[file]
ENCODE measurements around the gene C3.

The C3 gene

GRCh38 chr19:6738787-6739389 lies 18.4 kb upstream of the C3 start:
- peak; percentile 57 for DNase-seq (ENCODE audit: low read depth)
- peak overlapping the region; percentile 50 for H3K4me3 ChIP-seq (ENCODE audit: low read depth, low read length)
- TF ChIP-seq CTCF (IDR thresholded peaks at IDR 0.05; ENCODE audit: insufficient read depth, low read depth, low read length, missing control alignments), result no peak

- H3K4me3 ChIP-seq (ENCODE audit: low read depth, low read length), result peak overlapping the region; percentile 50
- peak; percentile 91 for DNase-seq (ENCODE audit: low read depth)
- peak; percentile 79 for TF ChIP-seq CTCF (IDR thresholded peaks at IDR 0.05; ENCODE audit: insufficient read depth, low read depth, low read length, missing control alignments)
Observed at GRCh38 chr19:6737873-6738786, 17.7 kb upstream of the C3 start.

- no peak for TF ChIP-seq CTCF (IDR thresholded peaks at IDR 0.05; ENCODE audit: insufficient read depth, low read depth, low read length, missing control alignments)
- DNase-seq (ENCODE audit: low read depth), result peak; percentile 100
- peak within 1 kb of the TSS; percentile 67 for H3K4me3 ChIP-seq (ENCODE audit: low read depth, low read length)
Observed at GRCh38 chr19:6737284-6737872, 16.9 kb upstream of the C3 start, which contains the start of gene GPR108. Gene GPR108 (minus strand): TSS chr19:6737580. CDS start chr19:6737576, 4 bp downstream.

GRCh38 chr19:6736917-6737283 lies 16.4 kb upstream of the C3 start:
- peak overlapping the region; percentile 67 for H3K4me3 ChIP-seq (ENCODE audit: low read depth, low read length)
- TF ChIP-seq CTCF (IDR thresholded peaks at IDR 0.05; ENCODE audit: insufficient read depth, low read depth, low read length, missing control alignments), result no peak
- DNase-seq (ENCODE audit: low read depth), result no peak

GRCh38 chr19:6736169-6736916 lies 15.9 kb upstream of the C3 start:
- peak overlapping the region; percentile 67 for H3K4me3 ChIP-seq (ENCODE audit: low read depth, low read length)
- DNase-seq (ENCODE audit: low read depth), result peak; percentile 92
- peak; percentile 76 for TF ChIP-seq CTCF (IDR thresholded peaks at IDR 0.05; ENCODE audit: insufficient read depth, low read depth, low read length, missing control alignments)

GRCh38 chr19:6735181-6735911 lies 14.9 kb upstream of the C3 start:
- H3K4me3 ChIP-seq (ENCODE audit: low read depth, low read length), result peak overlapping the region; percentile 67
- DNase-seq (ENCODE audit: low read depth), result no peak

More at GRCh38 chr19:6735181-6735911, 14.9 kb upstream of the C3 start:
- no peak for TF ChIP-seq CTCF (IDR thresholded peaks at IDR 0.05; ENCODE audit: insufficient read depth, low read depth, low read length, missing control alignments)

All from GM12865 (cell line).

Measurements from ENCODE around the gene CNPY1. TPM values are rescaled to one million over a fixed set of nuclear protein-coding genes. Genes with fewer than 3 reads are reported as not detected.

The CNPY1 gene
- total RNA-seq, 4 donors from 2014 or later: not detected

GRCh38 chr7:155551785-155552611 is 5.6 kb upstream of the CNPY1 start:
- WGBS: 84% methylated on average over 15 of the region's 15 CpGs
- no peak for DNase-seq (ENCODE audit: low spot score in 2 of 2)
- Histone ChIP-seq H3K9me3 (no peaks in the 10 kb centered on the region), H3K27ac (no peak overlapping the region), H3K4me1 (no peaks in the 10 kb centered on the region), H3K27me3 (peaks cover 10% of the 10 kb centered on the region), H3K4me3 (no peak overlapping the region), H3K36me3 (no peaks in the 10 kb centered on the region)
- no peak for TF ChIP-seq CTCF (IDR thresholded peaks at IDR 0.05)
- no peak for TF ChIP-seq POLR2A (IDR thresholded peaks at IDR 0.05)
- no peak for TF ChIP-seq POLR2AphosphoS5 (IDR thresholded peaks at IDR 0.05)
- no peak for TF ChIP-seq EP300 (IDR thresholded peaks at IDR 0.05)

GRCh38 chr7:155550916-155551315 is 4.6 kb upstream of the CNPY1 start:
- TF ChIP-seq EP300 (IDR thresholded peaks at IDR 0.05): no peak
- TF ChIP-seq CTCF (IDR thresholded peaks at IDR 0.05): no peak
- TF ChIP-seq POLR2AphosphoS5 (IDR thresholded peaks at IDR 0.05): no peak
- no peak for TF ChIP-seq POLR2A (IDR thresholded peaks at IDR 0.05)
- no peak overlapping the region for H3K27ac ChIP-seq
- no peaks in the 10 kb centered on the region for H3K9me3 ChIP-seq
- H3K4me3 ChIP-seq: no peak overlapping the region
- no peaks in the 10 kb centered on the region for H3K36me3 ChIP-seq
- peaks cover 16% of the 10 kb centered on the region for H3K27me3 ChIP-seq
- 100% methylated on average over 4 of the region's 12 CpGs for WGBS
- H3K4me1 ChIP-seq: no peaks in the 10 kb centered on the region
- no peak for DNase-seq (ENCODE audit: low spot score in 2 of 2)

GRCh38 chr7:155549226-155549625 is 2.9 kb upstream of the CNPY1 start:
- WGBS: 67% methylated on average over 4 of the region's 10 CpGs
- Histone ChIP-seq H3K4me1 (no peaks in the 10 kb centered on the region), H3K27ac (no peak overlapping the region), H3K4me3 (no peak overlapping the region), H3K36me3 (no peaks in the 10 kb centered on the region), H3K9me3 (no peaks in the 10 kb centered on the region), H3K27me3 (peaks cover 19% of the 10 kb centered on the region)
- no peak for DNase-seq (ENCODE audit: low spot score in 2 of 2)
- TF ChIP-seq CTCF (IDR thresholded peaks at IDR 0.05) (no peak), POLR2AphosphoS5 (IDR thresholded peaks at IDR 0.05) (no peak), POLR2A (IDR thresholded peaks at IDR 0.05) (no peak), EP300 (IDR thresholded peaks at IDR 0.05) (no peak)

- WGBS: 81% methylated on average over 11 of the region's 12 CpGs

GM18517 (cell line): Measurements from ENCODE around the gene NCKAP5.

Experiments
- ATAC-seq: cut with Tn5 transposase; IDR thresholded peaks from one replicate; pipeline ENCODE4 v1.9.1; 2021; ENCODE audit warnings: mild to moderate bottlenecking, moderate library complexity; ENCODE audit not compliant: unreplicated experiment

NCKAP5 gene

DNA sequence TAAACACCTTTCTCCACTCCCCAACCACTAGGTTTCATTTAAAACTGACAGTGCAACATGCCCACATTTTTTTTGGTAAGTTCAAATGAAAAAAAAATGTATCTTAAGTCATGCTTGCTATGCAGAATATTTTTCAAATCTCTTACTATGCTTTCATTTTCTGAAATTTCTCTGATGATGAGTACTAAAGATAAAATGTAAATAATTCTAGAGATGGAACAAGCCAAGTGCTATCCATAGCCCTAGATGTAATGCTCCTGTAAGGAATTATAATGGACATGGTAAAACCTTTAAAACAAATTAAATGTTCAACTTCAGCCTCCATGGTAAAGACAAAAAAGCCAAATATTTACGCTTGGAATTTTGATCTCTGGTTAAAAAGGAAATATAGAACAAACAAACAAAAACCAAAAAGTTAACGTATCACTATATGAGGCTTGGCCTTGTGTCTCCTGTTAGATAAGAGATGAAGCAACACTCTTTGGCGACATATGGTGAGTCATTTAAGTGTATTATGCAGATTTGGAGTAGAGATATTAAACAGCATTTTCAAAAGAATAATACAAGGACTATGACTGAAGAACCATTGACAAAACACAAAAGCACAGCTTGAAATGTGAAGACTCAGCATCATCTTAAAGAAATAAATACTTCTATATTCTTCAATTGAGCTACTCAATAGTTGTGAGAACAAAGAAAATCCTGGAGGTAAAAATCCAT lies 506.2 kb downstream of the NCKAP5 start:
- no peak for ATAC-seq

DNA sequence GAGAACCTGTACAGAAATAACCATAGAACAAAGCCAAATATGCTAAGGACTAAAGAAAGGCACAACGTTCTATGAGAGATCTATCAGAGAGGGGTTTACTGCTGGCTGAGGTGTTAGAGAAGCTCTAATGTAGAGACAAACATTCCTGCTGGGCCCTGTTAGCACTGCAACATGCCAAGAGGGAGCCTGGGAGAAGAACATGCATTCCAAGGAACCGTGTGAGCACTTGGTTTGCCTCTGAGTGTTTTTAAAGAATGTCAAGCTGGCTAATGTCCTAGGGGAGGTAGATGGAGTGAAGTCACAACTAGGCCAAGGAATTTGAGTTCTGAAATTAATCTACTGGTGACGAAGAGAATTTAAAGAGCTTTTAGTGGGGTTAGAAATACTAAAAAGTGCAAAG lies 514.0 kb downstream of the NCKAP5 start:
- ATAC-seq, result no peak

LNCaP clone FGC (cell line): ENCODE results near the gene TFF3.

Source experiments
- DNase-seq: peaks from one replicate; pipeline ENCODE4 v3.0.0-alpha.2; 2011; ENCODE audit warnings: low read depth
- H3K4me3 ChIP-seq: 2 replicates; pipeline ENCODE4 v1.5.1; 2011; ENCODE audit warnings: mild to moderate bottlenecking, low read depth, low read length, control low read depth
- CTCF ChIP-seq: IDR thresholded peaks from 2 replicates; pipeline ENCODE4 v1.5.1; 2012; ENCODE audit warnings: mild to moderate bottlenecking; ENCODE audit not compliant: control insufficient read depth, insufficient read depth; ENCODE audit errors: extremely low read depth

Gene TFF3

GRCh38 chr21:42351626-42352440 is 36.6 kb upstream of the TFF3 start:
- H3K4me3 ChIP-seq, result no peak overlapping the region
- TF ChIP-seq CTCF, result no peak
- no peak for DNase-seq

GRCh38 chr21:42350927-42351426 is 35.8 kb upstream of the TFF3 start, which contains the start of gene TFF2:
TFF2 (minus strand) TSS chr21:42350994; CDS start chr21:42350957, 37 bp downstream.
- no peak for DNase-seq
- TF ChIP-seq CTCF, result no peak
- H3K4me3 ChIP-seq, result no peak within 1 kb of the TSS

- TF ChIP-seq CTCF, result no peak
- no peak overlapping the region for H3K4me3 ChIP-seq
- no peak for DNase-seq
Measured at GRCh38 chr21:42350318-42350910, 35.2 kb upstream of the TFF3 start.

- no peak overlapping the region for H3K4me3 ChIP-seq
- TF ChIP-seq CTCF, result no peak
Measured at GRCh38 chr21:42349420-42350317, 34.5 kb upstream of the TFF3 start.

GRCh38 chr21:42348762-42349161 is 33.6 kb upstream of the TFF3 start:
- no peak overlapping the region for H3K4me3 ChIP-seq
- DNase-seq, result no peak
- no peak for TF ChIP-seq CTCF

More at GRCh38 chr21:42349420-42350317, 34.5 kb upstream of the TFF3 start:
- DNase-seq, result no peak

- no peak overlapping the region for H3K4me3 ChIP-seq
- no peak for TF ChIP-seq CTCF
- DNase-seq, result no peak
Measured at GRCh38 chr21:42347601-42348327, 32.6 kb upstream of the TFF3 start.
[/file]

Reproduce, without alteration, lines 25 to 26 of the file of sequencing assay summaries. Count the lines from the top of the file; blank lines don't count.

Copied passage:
- DNase-seq (ENCODE audit: low read depth), result no peak

More at GRCh38 chr19:6735181-6735911, 14.9 kb upstream of the C3 start: